Considering that the 3D seepage calculation based on complicated geological model is very difficult, the plane strain mode in numerical model is used in this study, and this methodology has previously been applied by many researchers [29–33]. The geological section model cannot be imported to directly, so with the help of MidasGTS, the model is got meshed. Then the grid points and elements data are exported into from MidasGTS and the plane strain numerical model is established (Figure 5).
3.2. Boundary Conditions and Calculation Parameters
In the numerical modeling, the displacement boundary conditions of the model include (a) fixed displacements in , , and direction at the bottom boundary of the model; (b) fixed displacements in direction at the left and right boundaries; (c) fixed displacement in direction of the total model; (d) free boundary at the slope top, slope surface, slope bottom face, and the faces in lake area.
The infiltration faces of the lake water are the lake bottom and the lake bank, and the outflow faces are the slope surface and the slope bottom face (Figure 4). The pore water pressure of the outflow faces is fixed 0 MPa. The right boundary, the bottom boundary, and the left boundary are impermeable boundaries set by default in . The lake water is considered as a seepage force and a gravity load to the lake bottom and bank. The influence of the lake water seepage under different heights of water level is considered.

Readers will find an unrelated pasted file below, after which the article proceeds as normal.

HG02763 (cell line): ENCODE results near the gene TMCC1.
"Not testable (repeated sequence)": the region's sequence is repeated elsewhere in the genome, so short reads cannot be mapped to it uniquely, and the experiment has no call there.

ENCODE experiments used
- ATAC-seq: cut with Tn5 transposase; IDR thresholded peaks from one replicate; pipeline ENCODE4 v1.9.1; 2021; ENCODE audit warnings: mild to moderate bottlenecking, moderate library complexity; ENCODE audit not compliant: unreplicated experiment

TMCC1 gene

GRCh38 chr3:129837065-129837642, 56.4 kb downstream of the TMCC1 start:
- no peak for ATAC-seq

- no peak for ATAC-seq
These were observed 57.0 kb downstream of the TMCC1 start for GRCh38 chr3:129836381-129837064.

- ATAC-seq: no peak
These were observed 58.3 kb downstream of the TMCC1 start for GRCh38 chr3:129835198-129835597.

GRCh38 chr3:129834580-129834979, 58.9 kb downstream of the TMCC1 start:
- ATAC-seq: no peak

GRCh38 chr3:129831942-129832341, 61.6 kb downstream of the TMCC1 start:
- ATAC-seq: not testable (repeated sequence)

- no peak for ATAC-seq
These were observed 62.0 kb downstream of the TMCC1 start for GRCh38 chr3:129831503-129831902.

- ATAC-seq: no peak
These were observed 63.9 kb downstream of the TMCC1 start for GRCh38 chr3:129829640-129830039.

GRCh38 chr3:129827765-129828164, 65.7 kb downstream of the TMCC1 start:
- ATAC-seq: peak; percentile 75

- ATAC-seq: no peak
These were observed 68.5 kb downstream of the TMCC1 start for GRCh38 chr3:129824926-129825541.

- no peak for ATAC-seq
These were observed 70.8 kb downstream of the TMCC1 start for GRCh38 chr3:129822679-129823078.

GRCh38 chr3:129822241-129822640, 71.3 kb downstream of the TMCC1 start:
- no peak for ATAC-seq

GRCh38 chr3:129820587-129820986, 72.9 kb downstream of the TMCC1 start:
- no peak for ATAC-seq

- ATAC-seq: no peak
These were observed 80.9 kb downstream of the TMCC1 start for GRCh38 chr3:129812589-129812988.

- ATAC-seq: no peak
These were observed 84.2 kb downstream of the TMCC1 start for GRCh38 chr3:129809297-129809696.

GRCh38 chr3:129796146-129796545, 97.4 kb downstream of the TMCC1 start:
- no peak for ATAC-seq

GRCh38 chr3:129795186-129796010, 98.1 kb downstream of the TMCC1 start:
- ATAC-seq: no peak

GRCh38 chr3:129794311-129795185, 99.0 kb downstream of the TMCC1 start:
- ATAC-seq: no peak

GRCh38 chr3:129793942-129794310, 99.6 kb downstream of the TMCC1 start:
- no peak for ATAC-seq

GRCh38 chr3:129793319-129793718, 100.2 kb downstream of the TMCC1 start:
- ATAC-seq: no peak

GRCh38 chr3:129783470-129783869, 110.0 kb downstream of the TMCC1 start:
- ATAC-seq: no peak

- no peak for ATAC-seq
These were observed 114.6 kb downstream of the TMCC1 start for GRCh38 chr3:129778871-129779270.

The mechanical parameters of the lithologies are listed in Table 1. All the mechanical parameters are acquired from laboratory tests, and the permeability is tested by pumping experiment in situ. Other parameters such as bulk and shear modulus that will be used in numerical modeling can be deduced by the former parameters. In numerical model, the mechanical parameters of unweathered limestone are different from the weathered limestone, and the porosity and permeability of Triassic limestone are treated different from Permian limestone.

4. Numerical Modeling and Analysis
4.1. Failure Criteria and Calculation Method
The strength reduction method (SRM) is adopted for the slope stability analysis associated with fluid flow. The SRM is based on the MohrCoulomb failure criterion. In the SRM, the definition of factor of safety is the ratio between the actual shear strength and the reduced shear strength at failure (1). Let the original strength parameters and be divided by a strength reduction factor , increasing or decreasing the value of until the critical failure state of slope. If strength parameters under critical failure state are and , then , and the corresponding factor of safety is as follows:
The fluidmechanical interaction function of [29] is adopted in the slope stability analysis, which can calculate the safety factor of the slope associating with fluid flow. In this function, rock mass is treated as a permeable solid and the flow modeling is independent of mechanical calculation. The fluidmechanical interaction in behaves in two mechanical effects. First, changes in pore pressure cause changes in effective stress and affect the response of the solid. Second, the fluid in a zone reacts to mechanical volume changes by a change in pore pressure. Fluid flow in the porous media is based on Darcy’s law, processing Biot equation to describe fluidsolid interaction. Changes in the variation of fluid content are related to changes in pore pressure, , saturation, , mechanical volumetric strains, , and temperature, . the response equation for the pore fluid is formulated as follows:where is Biot modulus, is the porosity, is Biot coefficient, and is the undrained thermal coefficient. The fluid mass balance can be expressed as follows:where is the volumetric fluid source intensity, is the variation of fluid content, and is the fluid seepage velocity. In numerical approach, the flow domain is discretized into brickshaped zones defined by eight nodes. Both pore pressure and saturation are assumed to be nodal variables. The contour of original pore pressure of the slope is shown in Figure 6.